That's why your earlier sh*te about ID cards was shot to bits: the polls superficially (and with horrifically set up questions) that some people supported them, yet the support fell off a cliff when presented with the likely cost.


    "In restaurants, the market moved in favour of the non-smoker so all exclusive restaurants became smoke free. "

    Bollocks. Total Bollocks. The exclusive restaurants were the ones that retained the sale of cigars.

    Whatever the case may be, I'm not even going to dream of allowing you this get-out Neil:

    "the market does not provide the choice because any marginal financial advantage is followed by ALL."

    Have you ever even *looked* out of your window? Do you have a secret tunnel that leads straight from your bedroom to the HQ of the Brighton council for the proletariat revolution? So that you have to meet or interact with anyone except those who share your entirely blinkered world view?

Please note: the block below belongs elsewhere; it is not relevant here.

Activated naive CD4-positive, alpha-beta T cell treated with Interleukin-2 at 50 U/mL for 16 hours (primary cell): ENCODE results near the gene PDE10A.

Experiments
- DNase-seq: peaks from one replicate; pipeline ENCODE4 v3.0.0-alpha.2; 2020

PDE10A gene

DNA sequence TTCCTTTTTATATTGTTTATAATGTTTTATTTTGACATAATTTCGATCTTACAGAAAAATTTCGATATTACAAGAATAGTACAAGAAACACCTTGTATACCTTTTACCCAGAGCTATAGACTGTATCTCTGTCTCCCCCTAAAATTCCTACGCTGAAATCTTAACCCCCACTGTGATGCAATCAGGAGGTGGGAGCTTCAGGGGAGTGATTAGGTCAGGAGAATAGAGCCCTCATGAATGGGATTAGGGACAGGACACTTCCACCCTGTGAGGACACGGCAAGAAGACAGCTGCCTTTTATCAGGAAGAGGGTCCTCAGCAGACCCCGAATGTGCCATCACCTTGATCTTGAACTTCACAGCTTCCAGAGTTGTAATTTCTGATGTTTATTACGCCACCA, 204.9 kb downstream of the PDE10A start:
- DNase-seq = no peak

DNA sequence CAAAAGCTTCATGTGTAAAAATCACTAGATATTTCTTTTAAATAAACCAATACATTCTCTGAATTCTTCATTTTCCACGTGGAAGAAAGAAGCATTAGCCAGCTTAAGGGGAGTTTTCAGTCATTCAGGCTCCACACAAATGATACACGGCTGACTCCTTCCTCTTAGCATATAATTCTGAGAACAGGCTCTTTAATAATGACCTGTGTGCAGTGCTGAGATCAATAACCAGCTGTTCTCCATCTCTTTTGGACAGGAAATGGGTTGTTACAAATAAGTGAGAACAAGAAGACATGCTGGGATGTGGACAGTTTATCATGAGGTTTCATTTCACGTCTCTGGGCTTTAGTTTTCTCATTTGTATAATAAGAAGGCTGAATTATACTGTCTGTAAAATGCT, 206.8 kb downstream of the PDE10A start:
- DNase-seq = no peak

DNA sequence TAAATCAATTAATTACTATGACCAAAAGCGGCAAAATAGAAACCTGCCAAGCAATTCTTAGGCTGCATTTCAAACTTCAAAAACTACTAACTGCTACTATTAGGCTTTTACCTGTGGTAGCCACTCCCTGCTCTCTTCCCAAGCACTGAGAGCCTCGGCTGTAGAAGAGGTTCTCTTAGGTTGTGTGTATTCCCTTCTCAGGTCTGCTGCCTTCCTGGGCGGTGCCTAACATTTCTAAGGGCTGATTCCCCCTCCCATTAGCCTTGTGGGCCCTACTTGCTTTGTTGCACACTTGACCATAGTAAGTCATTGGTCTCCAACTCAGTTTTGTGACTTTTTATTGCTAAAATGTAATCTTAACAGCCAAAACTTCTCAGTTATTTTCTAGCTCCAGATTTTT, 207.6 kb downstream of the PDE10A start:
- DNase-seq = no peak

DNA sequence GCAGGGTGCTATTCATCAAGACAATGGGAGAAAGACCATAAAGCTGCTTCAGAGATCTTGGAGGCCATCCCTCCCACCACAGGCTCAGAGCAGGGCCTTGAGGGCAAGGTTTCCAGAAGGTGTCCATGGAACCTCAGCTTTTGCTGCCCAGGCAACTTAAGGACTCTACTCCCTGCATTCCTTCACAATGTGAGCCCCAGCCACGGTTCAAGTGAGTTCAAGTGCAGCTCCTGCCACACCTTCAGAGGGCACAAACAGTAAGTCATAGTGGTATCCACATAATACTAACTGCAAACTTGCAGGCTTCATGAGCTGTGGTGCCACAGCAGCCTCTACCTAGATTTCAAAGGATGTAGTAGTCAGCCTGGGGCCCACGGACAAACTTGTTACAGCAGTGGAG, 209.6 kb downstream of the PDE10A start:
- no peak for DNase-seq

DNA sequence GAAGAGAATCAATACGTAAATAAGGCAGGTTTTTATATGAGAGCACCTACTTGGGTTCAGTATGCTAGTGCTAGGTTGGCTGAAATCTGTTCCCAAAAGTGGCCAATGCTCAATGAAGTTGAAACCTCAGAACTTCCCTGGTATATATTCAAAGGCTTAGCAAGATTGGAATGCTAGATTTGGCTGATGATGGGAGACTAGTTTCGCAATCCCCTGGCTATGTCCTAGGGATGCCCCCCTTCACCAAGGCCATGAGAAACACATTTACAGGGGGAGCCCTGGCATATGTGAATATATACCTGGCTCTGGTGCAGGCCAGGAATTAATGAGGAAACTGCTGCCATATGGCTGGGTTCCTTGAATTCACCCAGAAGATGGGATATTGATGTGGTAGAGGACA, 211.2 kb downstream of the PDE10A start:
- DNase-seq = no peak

Markets don't provide choice? Do you actually believe any of the stuff you write?

    You keep telling us that non-smokers hate smokey pubs. They have had a taste of them now. Are you seriously telling me that when ALL pubs have reverted to smoking, that NONE of them, NOT ONE, will think, "Hang on - there used to be lots of people who said they loved the smoke free pub: If I go back to smoke free, I'll be the only one in the town and the punters will come flocking".

    Why will that NEVER [your emphasis] happen? Fuck it, Neil: if every single pub in a town did revert to smoking, I would - like actually would - go and buy a pub to make it non-smoking again. There would be a ton of money to be made. That's what real business people do: spot and exploit unserved market need.

    The ban has revealed the need. Now it can be relaxed or, better, removed entirely.

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  78. And what about Private Members' Clubs?